n
T
.
Theorem 5.5.11. Suppose Q
n
P
n
for all n, with M
n
= dQ
n
/dP
n
denoting the
corresponding RadonNikodym derivatives on (, T
n
). Then,
(a) (M
n
, T
n
) is a martingale on the probability space (, T
, P) where M
n
a.s.
as n and M
is Pa.s. nite.
(b) If M
n
is uniformly Pintegrable then Q P and dQ/dP = M
.
(c) More generally, the Lebesgue decomposition of Q to its absolutely contin
uous and singular parts with respect to P is
(5.5.4) Q = Q
ac
+Q
s
= M
P+I
{M=}
Q.
Remark. From the decomposition of (5.5.4) it follows that if Q P then both
Q(M
= ) = 1 and
P(M
= 0) = 1.
5.5. REVERSED MGS, LIKELIHOOD RATIOS AND BRANCHING PROCESSES 217
Example 5.5.12. Suppose T
n
= (
n
) and the countable partitions
n
= A
i,n
T of are nested (that is, for each n the partition
n+1
is a renement of
n
). It
is not hard to check directly that
M
n
=
{i:P(Ai,n)>0}
Q(A
i,n
)
P(A
i,n
)
I
Ai,n
,
is an T
n
supMG for (, T, P) and is further an T
n
martingale if Q(A
i,n
) = 0
whenever P(A
i,n
) = 0 (which is precisely the assumption made in Theorem 5.5.11).
We have seen this construction in Exercise 5.3.20, where
n
are the dyadic parti
tions of = [0, 1), P is taken to be Lebesgues measure on [0, 1) and Q([s, t)) =
x(t) x(s) is the signed measure associated with the function x().
Proof. (a). By the RadonNikodym theorem, M
n
mT
n
is nonnegative
and Pintegrable (since P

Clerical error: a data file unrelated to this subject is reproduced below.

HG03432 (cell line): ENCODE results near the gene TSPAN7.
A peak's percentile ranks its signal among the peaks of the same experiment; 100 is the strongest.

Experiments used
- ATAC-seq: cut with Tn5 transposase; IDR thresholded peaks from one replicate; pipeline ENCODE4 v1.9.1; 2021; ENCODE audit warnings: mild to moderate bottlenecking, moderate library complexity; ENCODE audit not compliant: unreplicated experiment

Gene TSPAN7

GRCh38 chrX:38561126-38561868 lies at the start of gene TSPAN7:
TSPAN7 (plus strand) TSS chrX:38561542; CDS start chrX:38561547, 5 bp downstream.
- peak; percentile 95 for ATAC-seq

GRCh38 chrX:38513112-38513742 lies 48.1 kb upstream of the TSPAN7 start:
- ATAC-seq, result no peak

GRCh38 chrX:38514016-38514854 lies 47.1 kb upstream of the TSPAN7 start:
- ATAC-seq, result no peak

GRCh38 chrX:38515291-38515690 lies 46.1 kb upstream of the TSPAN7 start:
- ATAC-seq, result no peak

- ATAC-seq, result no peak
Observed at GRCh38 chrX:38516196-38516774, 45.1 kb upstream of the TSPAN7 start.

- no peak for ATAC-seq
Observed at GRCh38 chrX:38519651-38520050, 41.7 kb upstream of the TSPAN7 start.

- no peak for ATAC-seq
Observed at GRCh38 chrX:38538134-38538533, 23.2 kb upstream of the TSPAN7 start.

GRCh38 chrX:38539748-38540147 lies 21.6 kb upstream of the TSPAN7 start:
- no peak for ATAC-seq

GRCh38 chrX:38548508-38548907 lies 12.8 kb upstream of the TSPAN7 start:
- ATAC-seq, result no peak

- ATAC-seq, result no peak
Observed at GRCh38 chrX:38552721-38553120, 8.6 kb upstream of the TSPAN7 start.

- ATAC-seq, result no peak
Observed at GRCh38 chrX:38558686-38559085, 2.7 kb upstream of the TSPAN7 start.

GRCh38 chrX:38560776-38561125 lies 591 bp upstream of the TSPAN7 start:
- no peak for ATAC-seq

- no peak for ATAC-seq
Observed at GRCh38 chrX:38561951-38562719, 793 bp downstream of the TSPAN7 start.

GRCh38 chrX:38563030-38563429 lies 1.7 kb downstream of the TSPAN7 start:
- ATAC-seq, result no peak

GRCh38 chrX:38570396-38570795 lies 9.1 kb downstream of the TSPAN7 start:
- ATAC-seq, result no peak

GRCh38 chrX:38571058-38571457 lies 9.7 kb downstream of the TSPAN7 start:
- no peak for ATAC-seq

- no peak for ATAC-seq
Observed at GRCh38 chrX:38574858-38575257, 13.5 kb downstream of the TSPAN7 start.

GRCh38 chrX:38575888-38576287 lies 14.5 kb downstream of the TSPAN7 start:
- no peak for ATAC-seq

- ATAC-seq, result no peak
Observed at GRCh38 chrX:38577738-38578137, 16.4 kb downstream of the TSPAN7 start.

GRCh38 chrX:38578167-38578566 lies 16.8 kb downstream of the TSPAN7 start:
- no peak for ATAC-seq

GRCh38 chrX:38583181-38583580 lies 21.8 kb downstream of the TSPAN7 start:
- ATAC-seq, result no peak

n
(M
n
) = Q
n
() = 1). Further, Q(A) = Q
n
(A) =
M
n
P
n
(A) = M
n
P(A) for all A T
n
. In particular, if k n and A T
k
then
(since T
k
T
n
),
P(M
n
I
A
) = Q(A) = P(M
k
I
A
) ,
so in (, T
, P) we have M
k
= E[M
n
[T
k
] by denition of the conditional expecta
tion. Finally, by Doobs convergence theorem the nonnegative MG M
n
converges
Pa.s. to M
I
A
),
so taking n we deduce that in this case Q(A) = P(M
I
A
) for any A
k
T
k
(and in particular for A = ). Since the probability measures Q and M
P then
coincide on the system
k
T
k
they agree also on the algebra T
generated by
this system (recall Proposition 1.1.39).
(c). To deal with the general case, where M
n
is not necessarily uniformly P
integrable, consider the probability measure S = (P+Q)/2 and its restrictions S
n
=
(P
n
+Q
n
)/2 to T
n
. As P
n
S
n
and Q
n
S
n
there exist V
n
= dP
n
/dS
n
0 and
W
n
= dQ
n
/dS
n
0 such that V
n
+ W
n
= 2. Per part (a) the bounded (V
n
, T
n
)
and (W
n
, T
n
) are martingales on (, T
and
W
= dP/dS and W
= dQ/dS.
Recall that W
n
S
n
= Q
n
= M
n
P
n
= M
n
V
n
S
n
, so Sa.s. M
n
V
n
= W
n
= 2 V
n
for
all n. Consequently, Sa.s. V
n
> 0 and M
n
= (2 V
n
)/V
n
. Considering n we
deduce that Sa.s. M
n
M
= (2 V
)/V
= W
/V
S = I
{V>0}
M
S +I
{V=0}
W
S
= I
{M<}
M
P+I
{M=}
Q,
and since M
k
Y
k
exists a.s. under
both P and Q. If =
k
P(
Y
k
) is positive then Q is absolutely continuous with
respect to P with dQ/dP = M
= while Pa.s. M
= 0.
Remark 5.5.14. Note that the preceding Y
k
are identically distributed when both
P and Q are products of i.i.d. random variables. Hence in this case > 0 if and
only if P(
Y
1
) = 1, which with P(Y
1
) = 1 is equivalent to P[(
Y
1
1)
2
] = 0, i.e. to
having Pa.s. Y
1
= 1. The latter condition implies that Pa.s. M
= 1, so Q = P.
We thus deduce that any Q ,= P that are both products of i.i.d. random variables,
are mutually singular, and for n large enough the likelihood test of comparing M
n
to a xed threshold decides correctly between the two hypothesis regarding the law
of X
k
, since Pa.s. M
n
0 while Qa.s. M
n
.
Proof. We are in the setting of Theorem 5.5.11 for = R
N
and the ltration
T
X
n
= (X
k
: 1 k n) T
X
= (X
k
, k < ) = B
c